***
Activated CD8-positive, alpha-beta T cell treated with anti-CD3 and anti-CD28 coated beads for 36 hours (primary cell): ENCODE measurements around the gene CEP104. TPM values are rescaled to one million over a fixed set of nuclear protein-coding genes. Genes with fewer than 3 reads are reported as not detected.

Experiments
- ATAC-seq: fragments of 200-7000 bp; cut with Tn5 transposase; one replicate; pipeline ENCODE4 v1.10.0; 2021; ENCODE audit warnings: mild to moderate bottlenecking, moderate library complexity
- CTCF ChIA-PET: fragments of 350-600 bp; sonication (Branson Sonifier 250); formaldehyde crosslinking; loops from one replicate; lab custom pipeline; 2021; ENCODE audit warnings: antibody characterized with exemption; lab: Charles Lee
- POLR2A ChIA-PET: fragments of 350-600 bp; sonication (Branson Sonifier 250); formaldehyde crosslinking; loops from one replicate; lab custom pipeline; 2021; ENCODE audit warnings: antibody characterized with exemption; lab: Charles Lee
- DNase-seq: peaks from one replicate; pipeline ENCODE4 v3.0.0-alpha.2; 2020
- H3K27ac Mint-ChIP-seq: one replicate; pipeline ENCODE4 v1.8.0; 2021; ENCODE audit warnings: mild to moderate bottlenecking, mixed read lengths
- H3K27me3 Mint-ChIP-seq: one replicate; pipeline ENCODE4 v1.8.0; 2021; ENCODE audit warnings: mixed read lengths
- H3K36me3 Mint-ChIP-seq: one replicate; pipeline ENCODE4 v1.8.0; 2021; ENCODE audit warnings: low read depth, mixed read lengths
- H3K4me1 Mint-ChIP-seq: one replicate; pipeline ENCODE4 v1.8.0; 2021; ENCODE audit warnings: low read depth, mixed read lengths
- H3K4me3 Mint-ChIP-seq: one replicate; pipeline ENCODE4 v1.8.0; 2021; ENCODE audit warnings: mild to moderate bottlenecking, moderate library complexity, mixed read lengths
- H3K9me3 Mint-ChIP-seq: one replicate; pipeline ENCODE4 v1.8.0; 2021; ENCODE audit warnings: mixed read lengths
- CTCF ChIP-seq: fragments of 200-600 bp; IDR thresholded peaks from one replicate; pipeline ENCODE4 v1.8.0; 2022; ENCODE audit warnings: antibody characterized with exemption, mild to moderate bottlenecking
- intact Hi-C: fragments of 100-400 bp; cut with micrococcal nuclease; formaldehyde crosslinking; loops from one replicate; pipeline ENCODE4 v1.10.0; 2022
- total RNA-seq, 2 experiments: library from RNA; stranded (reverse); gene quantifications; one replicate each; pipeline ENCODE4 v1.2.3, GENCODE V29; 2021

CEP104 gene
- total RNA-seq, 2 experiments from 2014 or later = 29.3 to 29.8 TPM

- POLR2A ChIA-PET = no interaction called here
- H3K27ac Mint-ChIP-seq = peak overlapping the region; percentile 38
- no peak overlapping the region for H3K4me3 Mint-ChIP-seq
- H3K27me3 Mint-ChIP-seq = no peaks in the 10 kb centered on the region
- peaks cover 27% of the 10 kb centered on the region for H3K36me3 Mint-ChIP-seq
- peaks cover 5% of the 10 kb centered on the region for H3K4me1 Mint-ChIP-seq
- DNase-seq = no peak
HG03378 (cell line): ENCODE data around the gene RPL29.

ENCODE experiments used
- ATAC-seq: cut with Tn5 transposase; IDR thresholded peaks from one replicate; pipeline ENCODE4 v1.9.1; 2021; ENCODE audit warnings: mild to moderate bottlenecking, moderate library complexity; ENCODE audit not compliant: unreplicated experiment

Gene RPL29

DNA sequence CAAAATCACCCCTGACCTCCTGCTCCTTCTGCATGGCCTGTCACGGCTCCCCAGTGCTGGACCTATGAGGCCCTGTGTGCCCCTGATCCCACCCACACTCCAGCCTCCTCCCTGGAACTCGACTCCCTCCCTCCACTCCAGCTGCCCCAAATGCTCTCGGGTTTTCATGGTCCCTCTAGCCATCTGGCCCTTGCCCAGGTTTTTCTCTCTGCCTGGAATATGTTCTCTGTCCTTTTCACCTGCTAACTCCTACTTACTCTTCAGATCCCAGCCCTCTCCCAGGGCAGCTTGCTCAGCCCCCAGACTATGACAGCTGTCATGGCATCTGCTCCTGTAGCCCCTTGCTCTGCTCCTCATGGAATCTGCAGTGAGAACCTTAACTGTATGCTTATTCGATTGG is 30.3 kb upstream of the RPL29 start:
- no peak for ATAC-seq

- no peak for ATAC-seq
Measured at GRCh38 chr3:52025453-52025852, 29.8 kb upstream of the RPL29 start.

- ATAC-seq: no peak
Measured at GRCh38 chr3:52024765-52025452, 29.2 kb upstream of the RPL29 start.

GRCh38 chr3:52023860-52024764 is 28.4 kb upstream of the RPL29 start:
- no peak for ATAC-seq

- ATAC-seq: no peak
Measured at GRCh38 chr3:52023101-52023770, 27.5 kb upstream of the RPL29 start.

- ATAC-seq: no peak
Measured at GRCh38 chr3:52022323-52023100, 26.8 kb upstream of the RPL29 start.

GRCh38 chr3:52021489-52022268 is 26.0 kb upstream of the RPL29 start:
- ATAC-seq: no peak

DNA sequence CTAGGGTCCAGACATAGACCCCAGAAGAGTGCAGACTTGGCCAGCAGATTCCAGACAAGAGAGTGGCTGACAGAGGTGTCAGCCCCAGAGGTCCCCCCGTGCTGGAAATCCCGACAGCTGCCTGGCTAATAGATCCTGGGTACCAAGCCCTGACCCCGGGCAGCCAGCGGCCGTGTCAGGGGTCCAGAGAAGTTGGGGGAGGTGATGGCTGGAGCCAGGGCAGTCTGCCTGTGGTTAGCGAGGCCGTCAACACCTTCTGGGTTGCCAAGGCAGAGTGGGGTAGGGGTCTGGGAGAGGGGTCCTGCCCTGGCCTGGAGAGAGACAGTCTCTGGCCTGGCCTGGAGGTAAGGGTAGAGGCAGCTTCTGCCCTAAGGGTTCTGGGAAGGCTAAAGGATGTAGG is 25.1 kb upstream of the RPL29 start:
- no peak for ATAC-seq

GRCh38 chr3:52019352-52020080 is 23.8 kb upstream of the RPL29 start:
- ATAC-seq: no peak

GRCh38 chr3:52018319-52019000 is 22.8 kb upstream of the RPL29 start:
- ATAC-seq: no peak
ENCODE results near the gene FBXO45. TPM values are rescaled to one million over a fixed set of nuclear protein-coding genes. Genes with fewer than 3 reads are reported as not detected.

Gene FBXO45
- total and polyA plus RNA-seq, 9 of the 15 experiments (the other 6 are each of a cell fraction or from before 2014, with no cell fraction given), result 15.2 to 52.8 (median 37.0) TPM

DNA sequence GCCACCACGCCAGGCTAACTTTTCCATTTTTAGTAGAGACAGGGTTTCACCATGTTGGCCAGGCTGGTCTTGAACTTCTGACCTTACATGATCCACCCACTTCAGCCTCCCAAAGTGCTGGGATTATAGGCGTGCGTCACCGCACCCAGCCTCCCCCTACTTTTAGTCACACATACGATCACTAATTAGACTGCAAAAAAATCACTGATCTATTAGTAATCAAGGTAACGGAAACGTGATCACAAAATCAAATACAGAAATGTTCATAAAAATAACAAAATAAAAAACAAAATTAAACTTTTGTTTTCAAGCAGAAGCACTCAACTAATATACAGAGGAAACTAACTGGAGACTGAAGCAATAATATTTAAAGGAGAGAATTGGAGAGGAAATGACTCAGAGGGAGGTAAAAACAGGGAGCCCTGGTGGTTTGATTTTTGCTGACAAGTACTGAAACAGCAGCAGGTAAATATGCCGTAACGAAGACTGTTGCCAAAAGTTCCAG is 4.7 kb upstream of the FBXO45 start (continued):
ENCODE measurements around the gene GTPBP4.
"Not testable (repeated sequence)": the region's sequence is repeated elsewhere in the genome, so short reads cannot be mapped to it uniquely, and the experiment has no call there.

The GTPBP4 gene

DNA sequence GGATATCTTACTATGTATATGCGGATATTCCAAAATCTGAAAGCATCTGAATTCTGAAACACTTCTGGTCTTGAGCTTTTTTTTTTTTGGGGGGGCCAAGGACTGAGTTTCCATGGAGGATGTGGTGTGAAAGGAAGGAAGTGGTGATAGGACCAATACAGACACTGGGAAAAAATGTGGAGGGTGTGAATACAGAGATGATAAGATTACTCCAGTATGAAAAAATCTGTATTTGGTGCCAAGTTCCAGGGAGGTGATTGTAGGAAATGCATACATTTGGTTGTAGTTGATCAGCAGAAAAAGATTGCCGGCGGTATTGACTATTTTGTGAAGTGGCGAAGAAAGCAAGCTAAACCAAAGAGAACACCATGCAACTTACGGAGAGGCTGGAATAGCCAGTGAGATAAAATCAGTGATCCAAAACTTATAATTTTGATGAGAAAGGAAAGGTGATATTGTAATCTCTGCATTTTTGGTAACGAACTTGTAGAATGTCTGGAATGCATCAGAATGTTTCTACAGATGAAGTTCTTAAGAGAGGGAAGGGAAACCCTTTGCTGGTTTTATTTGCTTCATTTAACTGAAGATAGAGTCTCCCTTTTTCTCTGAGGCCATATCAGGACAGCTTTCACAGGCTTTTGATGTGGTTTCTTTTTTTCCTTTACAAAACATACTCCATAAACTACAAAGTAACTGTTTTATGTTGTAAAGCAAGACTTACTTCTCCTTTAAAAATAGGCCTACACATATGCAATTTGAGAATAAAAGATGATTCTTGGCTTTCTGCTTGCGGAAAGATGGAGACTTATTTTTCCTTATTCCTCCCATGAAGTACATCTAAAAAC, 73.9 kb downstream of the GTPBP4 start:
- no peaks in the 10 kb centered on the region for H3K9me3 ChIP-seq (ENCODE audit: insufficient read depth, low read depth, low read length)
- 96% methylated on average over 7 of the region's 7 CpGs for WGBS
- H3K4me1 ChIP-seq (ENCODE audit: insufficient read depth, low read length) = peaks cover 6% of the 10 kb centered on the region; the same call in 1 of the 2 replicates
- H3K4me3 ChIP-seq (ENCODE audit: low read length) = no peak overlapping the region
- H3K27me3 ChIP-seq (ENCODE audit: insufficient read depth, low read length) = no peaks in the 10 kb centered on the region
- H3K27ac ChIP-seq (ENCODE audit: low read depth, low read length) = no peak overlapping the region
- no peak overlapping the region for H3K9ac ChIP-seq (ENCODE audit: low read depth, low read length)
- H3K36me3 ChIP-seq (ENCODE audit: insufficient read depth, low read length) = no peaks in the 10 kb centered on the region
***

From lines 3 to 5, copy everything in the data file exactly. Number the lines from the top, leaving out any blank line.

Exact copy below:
- ATAC-seq: fragments of 200-7000 bp; cut with Tn5 transposase; one replicate; pipeline ENCODE4 v1.10.0; 2021; ENCODE audit warnings: mild to moderate bottlenecking, moderate library complexity
- CTCF ChIA-PET: fragments of 350-600 bp; sonication (Branson Sonifier 250); formaldehyde crosslinking; loops from one replicate; lab custom pipeline; 2021; ENCODE audit warnings: antibody characterized with exemption; lab: Charles Lee
- POLR2A ChIA-PET: fragments of 350-600 bp; sonication (Branson Sonifier 250); formaldehyde crosslinking; loops from one replicate; lab custom pipeline; 2021; ENCODE audit warnings: antibody characterized with exemption; lab: Charles Lee